Oklahoma health officials are concerned about fewer communities adding fluoride, which helps prevent tooth decay, to their water.

According to the state’s health department, about 62 percent of Oklahomans on public water systems have fluoridated water flowing into their homes.

Some Oklahoma communities say they’re opting not to add fluoride to their water because of cost, The Oklahoman reported.

Fairview, a northwestern Oklahoma community with about 2,600 residents, recently stopped fluoridating its water because of a tornado a few years ago. Fairview city manager Paul Southwick said the twister damaged the city’s water treatment equipment and that replacing it would be expensive.

“Before we restart, we want to test our water to see how much natural fluoride is in the water, and we’ll determine then whether we want to go ahead and continue with the fluoridation or not,” Southwick said.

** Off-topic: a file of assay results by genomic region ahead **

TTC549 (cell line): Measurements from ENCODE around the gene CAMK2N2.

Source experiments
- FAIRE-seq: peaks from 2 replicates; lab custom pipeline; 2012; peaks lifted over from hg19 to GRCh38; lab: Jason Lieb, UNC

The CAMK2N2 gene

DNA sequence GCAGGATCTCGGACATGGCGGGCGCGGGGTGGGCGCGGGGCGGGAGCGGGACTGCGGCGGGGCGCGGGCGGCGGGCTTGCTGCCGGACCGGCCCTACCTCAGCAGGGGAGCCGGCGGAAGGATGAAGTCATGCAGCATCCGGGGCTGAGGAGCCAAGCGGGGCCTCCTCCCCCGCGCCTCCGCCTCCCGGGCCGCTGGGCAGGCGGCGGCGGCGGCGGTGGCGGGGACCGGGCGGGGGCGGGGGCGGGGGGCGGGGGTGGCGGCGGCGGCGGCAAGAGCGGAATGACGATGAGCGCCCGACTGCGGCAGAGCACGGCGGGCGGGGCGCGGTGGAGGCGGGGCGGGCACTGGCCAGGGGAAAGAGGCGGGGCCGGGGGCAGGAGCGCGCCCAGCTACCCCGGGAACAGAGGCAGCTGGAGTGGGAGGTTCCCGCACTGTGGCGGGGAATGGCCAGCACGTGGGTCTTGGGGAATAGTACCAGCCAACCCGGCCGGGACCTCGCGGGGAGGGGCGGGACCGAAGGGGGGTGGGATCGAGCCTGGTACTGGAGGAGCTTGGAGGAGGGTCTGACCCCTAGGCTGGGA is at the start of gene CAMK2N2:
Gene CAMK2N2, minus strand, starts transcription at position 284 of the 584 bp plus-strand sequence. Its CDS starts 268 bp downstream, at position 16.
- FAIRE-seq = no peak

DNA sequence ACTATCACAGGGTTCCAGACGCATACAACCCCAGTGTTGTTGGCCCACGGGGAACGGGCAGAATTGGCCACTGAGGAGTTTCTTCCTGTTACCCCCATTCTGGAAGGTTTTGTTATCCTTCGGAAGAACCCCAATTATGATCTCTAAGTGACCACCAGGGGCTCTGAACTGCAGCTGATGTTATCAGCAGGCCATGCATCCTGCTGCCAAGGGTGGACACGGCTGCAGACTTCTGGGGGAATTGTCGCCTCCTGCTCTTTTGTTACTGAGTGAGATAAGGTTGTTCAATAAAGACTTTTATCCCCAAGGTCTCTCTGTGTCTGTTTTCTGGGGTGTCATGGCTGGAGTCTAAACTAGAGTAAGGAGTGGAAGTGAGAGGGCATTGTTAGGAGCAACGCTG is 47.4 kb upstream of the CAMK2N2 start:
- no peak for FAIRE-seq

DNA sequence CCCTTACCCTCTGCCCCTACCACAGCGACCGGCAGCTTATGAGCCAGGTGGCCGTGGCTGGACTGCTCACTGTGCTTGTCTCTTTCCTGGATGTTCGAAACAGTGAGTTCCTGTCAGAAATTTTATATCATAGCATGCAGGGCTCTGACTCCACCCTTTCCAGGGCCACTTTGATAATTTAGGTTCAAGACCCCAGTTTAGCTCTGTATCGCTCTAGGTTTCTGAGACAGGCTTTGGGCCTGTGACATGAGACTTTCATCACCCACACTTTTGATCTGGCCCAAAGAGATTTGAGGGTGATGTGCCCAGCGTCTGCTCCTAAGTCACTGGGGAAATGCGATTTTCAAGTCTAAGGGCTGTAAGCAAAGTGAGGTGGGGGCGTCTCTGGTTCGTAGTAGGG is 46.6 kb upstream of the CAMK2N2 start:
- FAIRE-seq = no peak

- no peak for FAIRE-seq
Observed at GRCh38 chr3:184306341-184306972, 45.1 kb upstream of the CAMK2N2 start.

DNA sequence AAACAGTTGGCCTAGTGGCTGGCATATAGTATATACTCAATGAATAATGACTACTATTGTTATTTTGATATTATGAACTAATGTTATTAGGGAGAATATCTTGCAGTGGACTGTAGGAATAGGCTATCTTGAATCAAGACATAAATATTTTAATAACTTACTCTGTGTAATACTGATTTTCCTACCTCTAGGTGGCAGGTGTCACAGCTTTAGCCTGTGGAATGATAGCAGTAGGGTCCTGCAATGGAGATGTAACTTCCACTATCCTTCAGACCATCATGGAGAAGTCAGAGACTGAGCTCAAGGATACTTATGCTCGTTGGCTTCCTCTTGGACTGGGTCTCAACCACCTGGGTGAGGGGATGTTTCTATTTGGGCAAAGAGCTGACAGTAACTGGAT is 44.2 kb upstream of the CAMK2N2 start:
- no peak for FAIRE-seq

Last year, Lawton officials chose to stop fluoridating the city’s water for cost and infrastructure reasons.

The city started a pilot program in September that substituted fluoride with another chemical, zinc orthophosphate.

Zinc orthophosphate provides more overall benefits than fluoride and also helps improve the health of the city’s pipes, which are almost 90 years old, said Afsaneh Jabbar, assistant director for water and wastewater in Lawton.

“There was enough reasoning and logic behind it — we will be safe if we don’t use (fluoride), especially since we have the naturally occurring fluoride,” Jabbar said.

Water fluoridation has had such an impact in preventing tooth decay that the Centers for Disease and Control and Prevention has recognized it as one of the 10 great public health achievements of the 20th century.

Communities nationwide have fluoridated their water for the past 65 years.

OKLAHOMA CITY (AP) —

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